No one was visibly present. Darting across the stone path, Dolphus crouched down and hurriedly ripped the top off one of the crates, which had been casually pressed into place and was now slowly floating towards the massive pile of rubbish at the end of the pier. He tossed the top aside and gazed at the contents beneath it.
Only after his violent coughing fit had ended did he take his hand off his watering eyes. Onions were one of the only things that could grow practically anywhere on the Summer Isles, and due to it being relatively easy to grow almost everywhere else, it made them practically impossible to trade, motivating those who grew it for sale at home to dump stock when the markets were poor, in old, ruined crates, like the one he had just uncovered. And as he used his cane to push himself up off the ground, Dolphus had to question if this was really the deepest depth he as allowing himself to stoop to just to get something to eat.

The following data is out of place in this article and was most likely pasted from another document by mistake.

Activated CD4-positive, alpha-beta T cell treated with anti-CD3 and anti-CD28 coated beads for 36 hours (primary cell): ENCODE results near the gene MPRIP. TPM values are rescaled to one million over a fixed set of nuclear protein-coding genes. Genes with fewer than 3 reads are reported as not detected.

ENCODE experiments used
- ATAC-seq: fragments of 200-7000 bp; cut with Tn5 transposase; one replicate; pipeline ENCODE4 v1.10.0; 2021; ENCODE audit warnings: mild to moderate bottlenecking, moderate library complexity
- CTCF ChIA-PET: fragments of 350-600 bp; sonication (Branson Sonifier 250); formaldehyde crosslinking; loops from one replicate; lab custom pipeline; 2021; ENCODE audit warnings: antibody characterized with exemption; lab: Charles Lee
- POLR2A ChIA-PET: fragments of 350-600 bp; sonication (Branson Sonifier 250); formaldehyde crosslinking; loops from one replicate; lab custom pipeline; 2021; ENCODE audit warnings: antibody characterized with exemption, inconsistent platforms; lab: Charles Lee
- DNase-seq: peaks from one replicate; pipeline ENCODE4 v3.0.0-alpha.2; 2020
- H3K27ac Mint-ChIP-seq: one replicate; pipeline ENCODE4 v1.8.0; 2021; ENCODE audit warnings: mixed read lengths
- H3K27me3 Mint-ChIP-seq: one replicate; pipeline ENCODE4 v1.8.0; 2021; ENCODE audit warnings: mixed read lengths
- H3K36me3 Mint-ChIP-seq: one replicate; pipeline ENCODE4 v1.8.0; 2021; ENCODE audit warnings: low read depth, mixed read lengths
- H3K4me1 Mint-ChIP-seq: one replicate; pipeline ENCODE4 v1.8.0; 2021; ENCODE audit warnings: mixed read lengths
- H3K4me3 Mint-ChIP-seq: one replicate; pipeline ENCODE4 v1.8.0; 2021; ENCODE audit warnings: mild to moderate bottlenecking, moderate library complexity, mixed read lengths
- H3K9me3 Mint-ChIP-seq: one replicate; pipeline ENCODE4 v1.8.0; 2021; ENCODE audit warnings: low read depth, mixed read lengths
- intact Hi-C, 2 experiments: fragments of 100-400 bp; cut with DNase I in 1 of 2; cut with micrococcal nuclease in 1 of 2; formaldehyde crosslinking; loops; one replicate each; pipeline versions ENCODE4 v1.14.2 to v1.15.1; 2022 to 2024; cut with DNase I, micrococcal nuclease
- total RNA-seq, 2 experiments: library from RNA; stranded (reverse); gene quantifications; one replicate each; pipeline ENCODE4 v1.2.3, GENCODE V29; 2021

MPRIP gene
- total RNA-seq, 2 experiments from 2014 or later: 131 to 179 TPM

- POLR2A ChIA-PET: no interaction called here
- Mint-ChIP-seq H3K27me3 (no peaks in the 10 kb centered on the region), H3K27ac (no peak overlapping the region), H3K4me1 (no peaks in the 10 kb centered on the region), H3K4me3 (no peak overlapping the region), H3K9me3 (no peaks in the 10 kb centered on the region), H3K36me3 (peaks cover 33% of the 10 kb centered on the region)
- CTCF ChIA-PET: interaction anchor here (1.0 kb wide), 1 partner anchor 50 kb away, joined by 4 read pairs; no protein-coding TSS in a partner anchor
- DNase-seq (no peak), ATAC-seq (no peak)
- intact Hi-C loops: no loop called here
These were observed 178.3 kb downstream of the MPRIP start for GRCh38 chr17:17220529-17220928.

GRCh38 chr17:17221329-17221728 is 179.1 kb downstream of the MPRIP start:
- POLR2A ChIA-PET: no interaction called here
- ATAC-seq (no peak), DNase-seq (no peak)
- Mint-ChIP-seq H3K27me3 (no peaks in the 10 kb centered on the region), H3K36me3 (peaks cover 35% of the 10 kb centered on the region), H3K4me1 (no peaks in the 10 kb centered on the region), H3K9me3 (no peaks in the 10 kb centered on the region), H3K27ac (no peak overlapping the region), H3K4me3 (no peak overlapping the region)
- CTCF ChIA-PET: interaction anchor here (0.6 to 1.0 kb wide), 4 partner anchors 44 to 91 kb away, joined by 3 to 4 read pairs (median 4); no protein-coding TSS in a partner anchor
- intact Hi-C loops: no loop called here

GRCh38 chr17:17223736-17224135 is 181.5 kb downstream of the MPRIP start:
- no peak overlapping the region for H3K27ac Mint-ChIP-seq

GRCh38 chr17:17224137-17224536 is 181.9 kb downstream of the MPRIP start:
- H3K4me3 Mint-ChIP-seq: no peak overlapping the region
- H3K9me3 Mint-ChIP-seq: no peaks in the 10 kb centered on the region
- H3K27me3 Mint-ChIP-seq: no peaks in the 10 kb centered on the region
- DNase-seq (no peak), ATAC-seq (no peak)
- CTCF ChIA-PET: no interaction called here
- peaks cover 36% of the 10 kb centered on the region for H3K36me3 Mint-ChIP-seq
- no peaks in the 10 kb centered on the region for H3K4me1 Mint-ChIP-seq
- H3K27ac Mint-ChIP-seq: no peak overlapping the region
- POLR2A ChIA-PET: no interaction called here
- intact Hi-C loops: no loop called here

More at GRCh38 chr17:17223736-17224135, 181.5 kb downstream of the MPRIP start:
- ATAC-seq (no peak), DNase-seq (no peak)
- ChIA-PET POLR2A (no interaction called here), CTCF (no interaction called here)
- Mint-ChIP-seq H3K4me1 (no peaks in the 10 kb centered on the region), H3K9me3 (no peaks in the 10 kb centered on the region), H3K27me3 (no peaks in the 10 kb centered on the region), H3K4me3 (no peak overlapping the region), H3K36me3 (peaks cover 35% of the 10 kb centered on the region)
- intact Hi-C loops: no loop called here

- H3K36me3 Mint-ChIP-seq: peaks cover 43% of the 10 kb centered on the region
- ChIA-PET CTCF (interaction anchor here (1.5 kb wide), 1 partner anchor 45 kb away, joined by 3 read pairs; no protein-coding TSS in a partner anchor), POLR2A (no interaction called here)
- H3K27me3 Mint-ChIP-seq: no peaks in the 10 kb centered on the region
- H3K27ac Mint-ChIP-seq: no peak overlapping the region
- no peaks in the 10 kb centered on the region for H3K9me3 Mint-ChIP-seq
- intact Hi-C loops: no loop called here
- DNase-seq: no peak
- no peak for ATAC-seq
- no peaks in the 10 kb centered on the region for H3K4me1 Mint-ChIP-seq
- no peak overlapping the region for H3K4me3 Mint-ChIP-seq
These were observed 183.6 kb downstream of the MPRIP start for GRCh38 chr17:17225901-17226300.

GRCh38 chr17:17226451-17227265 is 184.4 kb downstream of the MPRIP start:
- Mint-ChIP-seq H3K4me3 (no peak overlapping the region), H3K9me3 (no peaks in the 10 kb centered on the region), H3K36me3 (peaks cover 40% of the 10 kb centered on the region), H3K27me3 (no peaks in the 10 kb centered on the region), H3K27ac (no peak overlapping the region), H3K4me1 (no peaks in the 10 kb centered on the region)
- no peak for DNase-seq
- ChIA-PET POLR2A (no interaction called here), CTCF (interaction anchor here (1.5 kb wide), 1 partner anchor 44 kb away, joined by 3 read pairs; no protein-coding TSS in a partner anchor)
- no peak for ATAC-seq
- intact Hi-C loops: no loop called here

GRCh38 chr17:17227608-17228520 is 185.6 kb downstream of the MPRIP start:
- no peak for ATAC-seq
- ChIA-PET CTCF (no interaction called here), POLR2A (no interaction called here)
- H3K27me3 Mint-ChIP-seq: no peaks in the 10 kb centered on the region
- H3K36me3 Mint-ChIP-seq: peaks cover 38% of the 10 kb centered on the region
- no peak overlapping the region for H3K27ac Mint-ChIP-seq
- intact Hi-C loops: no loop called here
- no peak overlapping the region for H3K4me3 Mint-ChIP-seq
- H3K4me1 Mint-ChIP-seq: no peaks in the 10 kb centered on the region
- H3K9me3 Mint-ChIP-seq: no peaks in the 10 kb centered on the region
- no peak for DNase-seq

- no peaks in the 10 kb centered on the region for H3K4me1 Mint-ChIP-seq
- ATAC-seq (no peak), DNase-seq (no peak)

“Scamp!” A growling voice bellowed from down the road. “Those are ours! Don’t let him run off this time!”
The interjection into his pitiable state of being came from the ringleader of a trio of ruffians, who, like most of the poor of the Summer Isles, were shunned by the few rich who remained into even greater poverty, leading them to fight viciously for whatever resources were up for grabs. This particular band had come prepared, as one of the men quickly chugged a potion while the other two drew knives from their sleeves.
Dolphus stoically stood, quickly flipping his cane around with one motion to grip it by the base. It’s so convenient of them to come be disposed of here, like the trash they are.
The trio rushed him equally, the fellow who drank the potion a bit faster than the others, bellowing out in fury as he neared, revealing the potion he had consumed was one of fire breathing. He seemed to forget how that worked, however, as his bellow was more noise than air, and the flames flickered and danced around his mouth. Dolphus replied with a jab at the base of his sternum, then a duck and a swing at his right jaw - it felt as though a molar came loose. The fellow, staggered, wasn’t even given the courtesy of being looked at as Dolphus smashed the head of his cane into the back of his head, leaving the fellow on the ground coughing flames away from his body, trying to feel his loose tooth.